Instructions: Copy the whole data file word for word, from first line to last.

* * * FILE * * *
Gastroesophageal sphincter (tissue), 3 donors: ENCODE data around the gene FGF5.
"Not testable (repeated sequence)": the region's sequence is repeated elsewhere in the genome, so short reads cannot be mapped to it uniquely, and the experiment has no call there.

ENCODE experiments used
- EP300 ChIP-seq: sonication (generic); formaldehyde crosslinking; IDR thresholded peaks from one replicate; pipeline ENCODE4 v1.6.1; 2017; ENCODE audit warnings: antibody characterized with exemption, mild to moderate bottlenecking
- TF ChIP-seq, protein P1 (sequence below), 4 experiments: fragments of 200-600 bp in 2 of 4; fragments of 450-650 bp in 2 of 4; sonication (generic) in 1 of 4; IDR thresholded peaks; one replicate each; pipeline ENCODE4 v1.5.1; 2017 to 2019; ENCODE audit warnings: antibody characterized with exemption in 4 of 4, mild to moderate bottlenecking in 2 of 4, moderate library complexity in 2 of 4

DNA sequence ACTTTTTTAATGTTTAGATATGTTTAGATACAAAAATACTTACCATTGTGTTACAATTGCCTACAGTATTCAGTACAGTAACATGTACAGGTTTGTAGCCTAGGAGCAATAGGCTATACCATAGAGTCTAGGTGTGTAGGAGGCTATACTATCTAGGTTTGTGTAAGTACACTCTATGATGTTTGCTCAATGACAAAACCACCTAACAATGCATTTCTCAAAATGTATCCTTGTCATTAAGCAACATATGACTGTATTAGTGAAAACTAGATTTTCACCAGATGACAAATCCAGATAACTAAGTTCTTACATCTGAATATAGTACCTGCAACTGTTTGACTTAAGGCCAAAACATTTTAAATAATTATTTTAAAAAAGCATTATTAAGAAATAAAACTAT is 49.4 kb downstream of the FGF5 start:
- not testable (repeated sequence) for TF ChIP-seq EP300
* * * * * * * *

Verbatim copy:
Gastroesophageal sphincter (tissue), 3 donors: ENCODE data around the gene FGF5.
"Not testable (repeated sequence)": the region's sequence is repeated elsewhere in the genome, so short reads cannot be mapped to it uniquely, and the experiment has no call there.

ENCODE experiments used
- EP300 ChIP-seq: sonication (generic); formaldehyde crosslinking; IDR thresholded peaks from one replicate; pipeline ENCODE4 v1.6.1; 2017; ENCODE audit warnings: antibody characterized with exemption, mild to moderate bottlenecking
- TF ChIP-seq, protein P1 (sequence below), 4 experiments: fragments of 200-600 bp in 2 of 4; fragments of 450-650 bp in 2 of 4; sonication (generic) in 1 of 4; IDR thresholded peaks; one replicate each; pipeline ENCODE4 v1.5.1; 2017 to 2019; ENCODE audit warnings: antibody characterized with exemption in 4 of 4, mild to moderate bottlenecking in 2 of 4, moderate library complexity in 2 of 4

DNA sequence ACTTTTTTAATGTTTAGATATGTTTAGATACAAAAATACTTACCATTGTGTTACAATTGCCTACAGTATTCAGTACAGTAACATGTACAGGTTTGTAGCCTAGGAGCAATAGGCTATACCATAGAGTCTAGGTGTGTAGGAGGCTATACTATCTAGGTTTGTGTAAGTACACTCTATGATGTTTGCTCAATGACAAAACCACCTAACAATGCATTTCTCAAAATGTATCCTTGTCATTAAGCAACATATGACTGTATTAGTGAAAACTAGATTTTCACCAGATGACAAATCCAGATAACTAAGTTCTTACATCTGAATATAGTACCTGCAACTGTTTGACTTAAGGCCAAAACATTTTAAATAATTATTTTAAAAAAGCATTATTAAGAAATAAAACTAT is 49.4 kb downstream of the FGF5 start:
- not testable (repeated sequence) for TF ChIP-seq EP300